3. Where have high levels of radioactive caesium been measured?
High levels of radioactive caesium have been found in Norway and Cumbria.

4. What happened to the levels of radioactive caesium during the first five years after the Chernobyl accident? The levels of radioactive caesium decreased by a factor of ten during the first five years after the Chernobyl accident.

5. Describe why levels of radioactive cesium are not decreasing anymore.
Levels of radioactive cesium are not decreasing anymore because “With many chemical processes there can be a back reaction, when the contamination diffuses out. Here the rate of absorption is slowing, and it's being matched by diffusion.”--Dr.Smith

6. Why is diffusion of radioactive cesium back into the environment occurring? Explain the physical principle behind this diffusion. The diffusion of the release of radioactive cesium back into the environment occurs because of a concentration gradient which causes a balance in radioactivity and in the soil.

7. How long will the United Kingdom have to continue restrictions on sheep from the Cumbria region as a food item for humans? The restriction on sheep will last from 10 to 15 years.

8. How long will forest berries, fungi, and fish from parts of the former Soviet Union remain restricted? The forest berries, fungi, and fish from parts of the former Soviet Union will remain restricted for another half-century.

All rights reserved. Science NetLinks Student Sheets may be reproduced for educational purposes.Chernobyl’s Effects – E-Sheet Questions

Lesson Title: The Chernobyl Disaster Page 2 of 2
Now read Chernobyl Children Show DNA Changes and answer these questions.

1. Who are the children that this article is about? To whom were they born?
The children that this article is about are children born after the 1986 Chernobyl disaster and they were born to the parents who had cleaned up the reactor (a.k.a liquidator families.)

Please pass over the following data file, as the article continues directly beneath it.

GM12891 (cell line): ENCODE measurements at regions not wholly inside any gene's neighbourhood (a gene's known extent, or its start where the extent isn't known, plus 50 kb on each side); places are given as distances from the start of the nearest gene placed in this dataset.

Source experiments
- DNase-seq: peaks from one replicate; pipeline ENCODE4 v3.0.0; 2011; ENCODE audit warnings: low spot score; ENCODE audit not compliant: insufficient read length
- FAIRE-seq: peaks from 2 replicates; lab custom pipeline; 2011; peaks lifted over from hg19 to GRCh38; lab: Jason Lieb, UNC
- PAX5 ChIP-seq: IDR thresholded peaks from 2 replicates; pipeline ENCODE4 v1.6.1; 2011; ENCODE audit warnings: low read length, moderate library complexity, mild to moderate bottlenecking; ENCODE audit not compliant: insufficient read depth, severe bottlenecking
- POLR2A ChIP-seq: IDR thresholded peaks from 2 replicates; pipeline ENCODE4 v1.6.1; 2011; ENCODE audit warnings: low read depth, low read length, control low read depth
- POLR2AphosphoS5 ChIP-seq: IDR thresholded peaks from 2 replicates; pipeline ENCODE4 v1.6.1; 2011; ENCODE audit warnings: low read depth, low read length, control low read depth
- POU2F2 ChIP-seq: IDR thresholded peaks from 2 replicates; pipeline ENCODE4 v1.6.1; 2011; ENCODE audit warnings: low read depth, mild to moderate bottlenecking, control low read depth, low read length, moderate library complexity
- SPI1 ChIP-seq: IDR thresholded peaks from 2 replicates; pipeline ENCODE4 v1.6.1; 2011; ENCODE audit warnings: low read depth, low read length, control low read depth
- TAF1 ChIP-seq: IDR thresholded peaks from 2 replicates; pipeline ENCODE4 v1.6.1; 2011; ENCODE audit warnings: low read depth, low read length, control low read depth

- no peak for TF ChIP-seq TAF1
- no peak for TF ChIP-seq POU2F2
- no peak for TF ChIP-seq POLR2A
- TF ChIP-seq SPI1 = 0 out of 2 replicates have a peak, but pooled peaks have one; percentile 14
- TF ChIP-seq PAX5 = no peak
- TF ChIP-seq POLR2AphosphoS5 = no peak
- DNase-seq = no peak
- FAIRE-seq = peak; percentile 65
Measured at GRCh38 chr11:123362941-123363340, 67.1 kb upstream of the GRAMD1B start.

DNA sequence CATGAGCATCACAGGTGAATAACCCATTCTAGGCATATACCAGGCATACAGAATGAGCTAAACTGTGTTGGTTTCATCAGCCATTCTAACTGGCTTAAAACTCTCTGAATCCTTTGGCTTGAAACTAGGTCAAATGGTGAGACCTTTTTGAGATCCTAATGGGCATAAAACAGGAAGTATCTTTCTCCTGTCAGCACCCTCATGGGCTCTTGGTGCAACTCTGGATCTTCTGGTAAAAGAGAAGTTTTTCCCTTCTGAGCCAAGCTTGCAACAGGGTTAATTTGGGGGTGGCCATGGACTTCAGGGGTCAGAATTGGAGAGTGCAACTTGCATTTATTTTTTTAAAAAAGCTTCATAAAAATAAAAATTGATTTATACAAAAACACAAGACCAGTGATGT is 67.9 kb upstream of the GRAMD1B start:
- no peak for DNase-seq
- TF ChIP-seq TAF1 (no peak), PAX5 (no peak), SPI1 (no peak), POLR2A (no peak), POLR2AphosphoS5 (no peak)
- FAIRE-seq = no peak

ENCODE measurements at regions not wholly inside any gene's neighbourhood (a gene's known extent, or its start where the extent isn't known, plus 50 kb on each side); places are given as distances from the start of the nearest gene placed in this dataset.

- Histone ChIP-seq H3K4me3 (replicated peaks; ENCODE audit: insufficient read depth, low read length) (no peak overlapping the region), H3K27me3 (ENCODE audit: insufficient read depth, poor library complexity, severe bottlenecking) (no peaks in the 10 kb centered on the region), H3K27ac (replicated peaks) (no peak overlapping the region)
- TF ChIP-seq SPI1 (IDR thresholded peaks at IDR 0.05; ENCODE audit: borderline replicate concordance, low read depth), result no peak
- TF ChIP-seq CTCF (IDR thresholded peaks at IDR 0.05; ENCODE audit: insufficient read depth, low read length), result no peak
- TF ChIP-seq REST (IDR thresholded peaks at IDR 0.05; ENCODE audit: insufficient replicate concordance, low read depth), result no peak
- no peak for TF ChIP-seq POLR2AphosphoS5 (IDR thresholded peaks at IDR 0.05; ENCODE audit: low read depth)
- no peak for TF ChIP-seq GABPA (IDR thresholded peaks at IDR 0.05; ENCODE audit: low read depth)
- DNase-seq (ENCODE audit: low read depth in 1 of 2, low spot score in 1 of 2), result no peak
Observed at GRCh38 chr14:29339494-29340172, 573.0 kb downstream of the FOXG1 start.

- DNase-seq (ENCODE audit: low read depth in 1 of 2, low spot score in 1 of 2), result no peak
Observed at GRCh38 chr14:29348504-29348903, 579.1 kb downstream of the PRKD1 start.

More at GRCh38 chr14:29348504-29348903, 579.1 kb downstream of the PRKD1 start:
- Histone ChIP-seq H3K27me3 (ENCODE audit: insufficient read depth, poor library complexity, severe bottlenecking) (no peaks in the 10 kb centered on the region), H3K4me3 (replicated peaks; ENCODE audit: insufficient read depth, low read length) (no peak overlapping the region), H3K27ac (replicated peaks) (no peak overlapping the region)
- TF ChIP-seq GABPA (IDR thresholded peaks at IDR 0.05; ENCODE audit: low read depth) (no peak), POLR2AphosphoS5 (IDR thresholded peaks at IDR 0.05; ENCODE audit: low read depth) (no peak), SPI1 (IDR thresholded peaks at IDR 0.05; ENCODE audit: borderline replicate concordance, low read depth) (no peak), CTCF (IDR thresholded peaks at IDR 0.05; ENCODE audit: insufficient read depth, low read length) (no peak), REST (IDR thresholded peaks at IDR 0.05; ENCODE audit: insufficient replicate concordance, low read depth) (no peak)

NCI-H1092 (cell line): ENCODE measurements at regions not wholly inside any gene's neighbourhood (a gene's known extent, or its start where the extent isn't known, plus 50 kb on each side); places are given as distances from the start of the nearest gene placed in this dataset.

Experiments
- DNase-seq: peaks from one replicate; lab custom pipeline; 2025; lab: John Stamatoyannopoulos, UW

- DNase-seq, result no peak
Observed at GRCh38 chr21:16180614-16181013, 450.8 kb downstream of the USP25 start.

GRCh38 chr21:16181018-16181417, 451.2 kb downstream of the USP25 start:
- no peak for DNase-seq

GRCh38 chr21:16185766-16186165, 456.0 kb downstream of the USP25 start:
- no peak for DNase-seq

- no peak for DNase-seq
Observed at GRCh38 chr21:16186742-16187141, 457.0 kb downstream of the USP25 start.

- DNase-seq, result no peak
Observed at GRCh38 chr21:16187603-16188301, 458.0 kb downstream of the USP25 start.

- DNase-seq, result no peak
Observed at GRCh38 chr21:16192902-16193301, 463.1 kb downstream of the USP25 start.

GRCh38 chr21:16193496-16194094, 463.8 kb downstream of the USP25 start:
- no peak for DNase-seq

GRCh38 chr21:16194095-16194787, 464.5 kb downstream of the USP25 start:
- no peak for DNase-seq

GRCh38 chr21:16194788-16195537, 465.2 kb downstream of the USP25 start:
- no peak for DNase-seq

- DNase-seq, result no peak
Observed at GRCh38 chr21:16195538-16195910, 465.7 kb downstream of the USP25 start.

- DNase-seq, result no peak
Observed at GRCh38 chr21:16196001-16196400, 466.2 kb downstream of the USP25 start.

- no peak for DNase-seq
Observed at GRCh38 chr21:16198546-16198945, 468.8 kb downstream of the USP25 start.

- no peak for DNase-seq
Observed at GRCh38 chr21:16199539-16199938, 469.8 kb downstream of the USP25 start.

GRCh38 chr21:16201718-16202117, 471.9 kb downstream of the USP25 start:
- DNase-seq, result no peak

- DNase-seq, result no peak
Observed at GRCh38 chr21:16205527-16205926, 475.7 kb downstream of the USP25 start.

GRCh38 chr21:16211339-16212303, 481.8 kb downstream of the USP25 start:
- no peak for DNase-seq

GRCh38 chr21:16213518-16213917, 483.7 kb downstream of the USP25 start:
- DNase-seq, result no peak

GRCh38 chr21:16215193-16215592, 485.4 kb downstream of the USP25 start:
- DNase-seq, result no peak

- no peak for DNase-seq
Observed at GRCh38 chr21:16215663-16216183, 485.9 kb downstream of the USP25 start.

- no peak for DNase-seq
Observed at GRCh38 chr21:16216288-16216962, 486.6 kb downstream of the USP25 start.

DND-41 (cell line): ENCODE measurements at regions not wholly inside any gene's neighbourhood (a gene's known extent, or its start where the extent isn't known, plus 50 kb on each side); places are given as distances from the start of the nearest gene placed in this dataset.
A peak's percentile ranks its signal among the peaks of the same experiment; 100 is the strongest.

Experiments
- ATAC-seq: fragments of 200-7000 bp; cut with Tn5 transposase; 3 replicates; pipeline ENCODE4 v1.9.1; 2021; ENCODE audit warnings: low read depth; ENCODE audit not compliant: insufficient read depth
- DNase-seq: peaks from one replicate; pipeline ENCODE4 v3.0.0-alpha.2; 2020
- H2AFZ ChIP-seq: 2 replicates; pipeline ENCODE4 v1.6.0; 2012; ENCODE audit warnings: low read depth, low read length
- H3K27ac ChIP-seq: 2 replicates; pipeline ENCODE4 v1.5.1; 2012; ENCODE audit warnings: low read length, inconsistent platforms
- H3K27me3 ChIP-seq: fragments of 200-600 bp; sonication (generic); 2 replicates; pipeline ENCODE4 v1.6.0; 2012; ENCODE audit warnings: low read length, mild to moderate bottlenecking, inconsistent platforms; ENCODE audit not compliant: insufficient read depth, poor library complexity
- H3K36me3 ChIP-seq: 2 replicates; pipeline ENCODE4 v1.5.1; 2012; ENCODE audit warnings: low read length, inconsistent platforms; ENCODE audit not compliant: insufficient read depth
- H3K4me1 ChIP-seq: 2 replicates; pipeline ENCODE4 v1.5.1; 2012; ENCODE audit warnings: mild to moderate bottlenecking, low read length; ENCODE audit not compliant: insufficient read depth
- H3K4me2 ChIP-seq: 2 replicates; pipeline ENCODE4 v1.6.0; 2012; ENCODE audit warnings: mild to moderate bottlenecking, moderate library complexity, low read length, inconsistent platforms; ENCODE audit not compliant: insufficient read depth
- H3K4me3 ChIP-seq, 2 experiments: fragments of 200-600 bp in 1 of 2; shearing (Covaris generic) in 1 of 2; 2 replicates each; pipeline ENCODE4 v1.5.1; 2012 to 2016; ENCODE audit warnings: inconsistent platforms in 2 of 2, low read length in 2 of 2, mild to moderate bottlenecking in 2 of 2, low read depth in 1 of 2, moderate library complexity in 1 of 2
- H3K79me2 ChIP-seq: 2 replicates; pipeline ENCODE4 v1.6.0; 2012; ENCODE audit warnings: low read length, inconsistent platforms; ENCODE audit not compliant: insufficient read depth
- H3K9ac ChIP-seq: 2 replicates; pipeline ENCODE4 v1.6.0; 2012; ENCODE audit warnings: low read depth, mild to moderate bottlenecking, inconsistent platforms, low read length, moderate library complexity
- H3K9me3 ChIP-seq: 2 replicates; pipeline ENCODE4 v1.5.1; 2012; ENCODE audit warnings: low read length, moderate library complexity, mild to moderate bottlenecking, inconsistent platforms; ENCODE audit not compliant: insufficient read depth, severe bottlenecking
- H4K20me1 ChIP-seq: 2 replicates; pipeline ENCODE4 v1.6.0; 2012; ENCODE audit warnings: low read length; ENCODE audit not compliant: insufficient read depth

2. What are “liquidators”?
Liquidators are members of the clean up team sent in after the reactor exploded.

3. Why are scientists studying the children?
Scientists are studying the children because “there is evidence that low radiation doses can cause multiple changes in human DNA, that are passed on to future generations.”--article

4. What are the controls in this study?
The controls are the siblings of the children in the study.

5. Describe what scientists discovered about the children’s DNA.
Scientists discovered " that the origin of the changes is somatic mutation in the children conceived after parental exposure.”--article

6. Describe the factors that may be linked to the number of DNA changes observed in children. The factors that the passage of time between exposure and conception, and also the duration of the liquidators' work in the contaminated area.

Read Nuclear Energy Agency: Health Impact and answer these questions.

1. Describe what happens to DNA, cells, and organs after low and high doses of radiation.
“If the damage to DNA is slight and the rate of damage production is not rapid, i.e. at low dose rate, the cell may be able to repair most of the damage. If the damage is irreparable and severe enough to interfere with cellular function, the cell may die either immediately or after several divisions.”--article

“At low doses, cell death can be accommodated by the normal mechanisms that regulate cellular regeneration. However, at high doses and dose rates, repair and regeneration may be inadequate, so that a large number of cells may be destroyed leading to impaired organ function.”--article

2. Describe the acute health effects of the Chernobyl disaster.
Lower doses and dose rates do not produce these acute early effects, because the available cellular repair mechanisms are able to compensate for the damage. However, this repair may be incomplete or defective, in which case the cell may be altered so that it may develop into a cancerous cell, perhaps many years into the future, or its transformation may lead to inheritable defects in the long term. “--article

3. Describe the chronic or late health effects of the Chernobyl disaster.
“These late effects, cancer induction and hereditary defects, are known as "stochastic effects" and are those effects whose frequency, not severity, is dose dependent. Moreover, they are not radiation-specific and, therefore, cannot be directly attributed to a given radiation exposure.”--article